Fish Post

Releases – May 23, 2019

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The Atlantic States Marine Fisheries Commission’s South Atlantic State/Federal Fisheries Management Board approved Draft Amendment 1 to the Interstate Fishery Management Plan (FMP) for Atlantic Migratory Group Cobia (Atlantic cobia) for public comment. Atlantic coastal states from Virginia through South Carolina have scheduled their hearings to gather public input on Draft Amendment 1.

Fishermen and other interested groups are encouraged to provide input on Draft Amendment 1 either by attending state public hearings or providing written comment.

Public comment will be accepted until 5:00 PM (EST) on July 15, 2019, and should be sent to Dr. Michael Schmidtke, Fishery Management Plan Coordinator, 1050 N. Highland St, Suite A-N, Arlington, VA 22201; 703.842.0741 (FAX) or at (Subject line: Cobia Amd 1).

A public hearing in North Carolina is scheduled as follows: North Carolina Division of Marine Fisheries, June 13, 2019; 7:00 PM, Dare County Commissioners Office, 954 Marshall Collins Drive, Room 168, Manteo, NC. For more information, contact Chris Batsavage at (252) 808.8009.

A Webinar Hearing is scheduled for June 18, 2019; 6:00 PM, Webinar Registration: For more information, contact Dr. Michael Schmidtke at (703) 842.0740.

Draft Amendment 1 presents options for addressing 13 issues within the FMP, including additions to the management goals and objectives, establishment of processes to define biological reference points and specify harvest, changes to commercial monitoring of landings, clarification of the process for evaluating recreational harvests against state harvest targets, potential changes to commercial fishery management measures, establishment of de minimis criteria for the commercial fishery, and recommended management measures for federal waters.

For some of these issues, multiple options are presented, while for others, only one option is presented. Public input is requested for all issues included in Draft Amendment 1.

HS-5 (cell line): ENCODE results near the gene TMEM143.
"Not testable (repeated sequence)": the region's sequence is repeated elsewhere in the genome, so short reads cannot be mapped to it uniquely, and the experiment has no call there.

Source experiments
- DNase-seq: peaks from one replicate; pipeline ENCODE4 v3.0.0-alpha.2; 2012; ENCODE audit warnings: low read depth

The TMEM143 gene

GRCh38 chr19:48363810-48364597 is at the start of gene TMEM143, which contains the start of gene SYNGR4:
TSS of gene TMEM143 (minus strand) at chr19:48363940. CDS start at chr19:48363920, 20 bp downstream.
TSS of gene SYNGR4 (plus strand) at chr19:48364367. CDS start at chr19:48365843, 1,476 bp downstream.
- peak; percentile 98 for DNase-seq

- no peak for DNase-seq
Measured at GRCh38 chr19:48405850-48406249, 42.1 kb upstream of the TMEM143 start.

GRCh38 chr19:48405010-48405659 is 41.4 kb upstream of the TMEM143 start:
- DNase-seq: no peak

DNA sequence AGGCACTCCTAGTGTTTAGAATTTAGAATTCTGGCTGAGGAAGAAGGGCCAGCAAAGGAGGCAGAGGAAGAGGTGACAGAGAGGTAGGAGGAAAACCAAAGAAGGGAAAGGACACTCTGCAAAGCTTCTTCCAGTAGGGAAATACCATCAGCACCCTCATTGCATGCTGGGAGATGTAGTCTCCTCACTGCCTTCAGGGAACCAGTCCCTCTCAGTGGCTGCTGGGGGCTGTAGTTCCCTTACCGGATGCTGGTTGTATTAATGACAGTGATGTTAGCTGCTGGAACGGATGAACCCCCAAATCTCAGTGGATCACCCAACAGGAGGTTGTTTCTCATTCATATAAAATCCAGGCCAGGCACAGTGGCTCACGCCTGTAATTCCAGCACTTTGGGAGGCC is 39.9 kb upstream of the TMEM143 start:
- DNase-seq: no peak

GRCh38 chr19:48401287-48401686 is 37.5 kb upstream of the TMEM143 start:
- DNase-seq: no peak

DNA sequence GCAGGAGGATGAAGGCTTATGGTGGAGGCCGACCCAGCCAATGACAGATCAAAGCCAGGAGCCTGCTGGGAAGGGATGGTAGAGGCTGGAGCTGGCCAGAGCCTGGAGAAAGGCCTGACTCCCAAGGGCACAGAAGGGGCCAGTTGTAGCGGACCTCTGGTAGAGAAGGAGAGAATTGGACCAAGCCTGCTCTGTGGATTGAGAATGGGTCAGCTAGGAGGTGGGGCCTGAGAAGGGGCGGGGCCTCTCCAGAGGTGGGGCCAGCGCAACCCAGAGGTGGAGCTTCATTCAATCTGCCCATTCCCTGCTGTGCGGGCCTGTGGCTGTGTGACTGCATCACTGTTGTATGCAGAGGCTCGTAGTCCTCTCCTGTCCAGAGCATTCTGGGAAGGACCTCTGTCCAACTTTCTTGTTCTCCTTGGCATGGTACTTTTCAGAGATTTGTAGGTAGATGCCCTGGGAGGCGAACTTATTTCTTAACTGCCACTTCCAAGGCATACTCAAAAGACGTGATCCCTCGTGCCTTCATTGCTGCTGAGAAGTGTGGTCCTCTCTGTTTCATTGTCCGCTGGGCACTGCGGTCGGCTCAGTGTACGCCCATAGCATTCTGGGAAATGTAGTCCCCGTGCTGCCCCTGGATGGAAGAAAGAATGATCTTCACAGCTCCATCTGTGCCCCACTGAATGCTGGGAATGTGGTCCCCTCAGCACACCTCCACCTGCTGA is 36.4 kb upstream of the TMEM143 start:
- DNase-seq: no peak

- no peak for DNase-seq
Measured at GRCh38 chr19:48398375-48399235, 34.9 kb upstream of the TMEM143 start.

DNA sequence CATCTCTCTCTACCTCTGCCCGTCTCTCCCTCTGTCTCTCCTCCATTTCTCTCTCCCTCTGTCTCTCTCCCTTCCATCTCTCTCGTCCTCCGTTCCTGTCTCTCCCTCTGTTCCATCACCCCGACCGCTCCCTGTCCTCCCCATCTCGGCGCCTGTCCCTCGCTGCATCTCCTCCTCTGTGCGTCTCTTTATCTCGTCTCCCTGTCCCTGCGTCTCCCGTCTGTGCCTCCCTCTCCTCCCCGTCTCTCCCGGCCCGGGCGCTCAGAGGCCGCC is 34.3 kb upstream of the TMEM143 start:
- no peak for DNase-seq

Draft Amendment 1 is available via the Commission’s website,, under Public Input.


Just in time for Memorial Day weekend, Cape Hatteras National Seashore will open a new beach access and parking area on Friday, May 24.

The Buxton Beach Access will open May 24 at the end of Old Lighthouse Road.

The site at the end of Old Lighthouse Road, which previously served as a U.S. Navy and U.S. Coast Guard base, will provide improved public access to oceanside recreational activities, National Park Service officials announced.

At the access, a 50-car parking area, portable restrooms, and a non-slip wheelchair beach access mat will be available.

Plans for a permanent restroom facility with showers and other site upgrades are currently under development.

Visitors planning a trip to the new Buxton Beach Access should be aware that travel through a residential area is necessary to reach the site and should pay close attention to pedestrians on Old Lighthouse Road and the speed limit signs.

In November 2013, the park service issued a Finding of No Significant Impact for a Proposal to Construct New Development That Facilitates Public Access at the Seashore. The new Buxton Beach Access and Kite Point parking area were included in the 29 projects that were approved as part of the plan.

This story was compiled by staff members of Coastal Review Online.


In response to a stark increase in boating-related fatalities in 2018, the N.C. Wildlife Resources Commission urges all North Carolinians to practice safe habits while on the water this summer. A total of 35 people lost their lives due to boating accidents last year, the highest number of vessel-related fatalities since 1990. Twenty-nine of the victims were not wearing a life vest.

“Life jackets should be put on before you enter the boat,” said Maj. Ben Meyer. “Accidents happen fast and there may not be time, even for the strongest swimmers, to put one on in the event of an emergency. Wearing a life jacket can mean the difference between a tragedy and a fun day on the water.”

It is important to wear a Coast Guard-approved Personal Flotation Device (PFD) or life jacket at all times when boating or on a personal watercraft. A properly fitted life jacket is snug, yet comfortable, and will not move above the chin or ears when lifted at the shoulders. More information on life jacket safety can be found at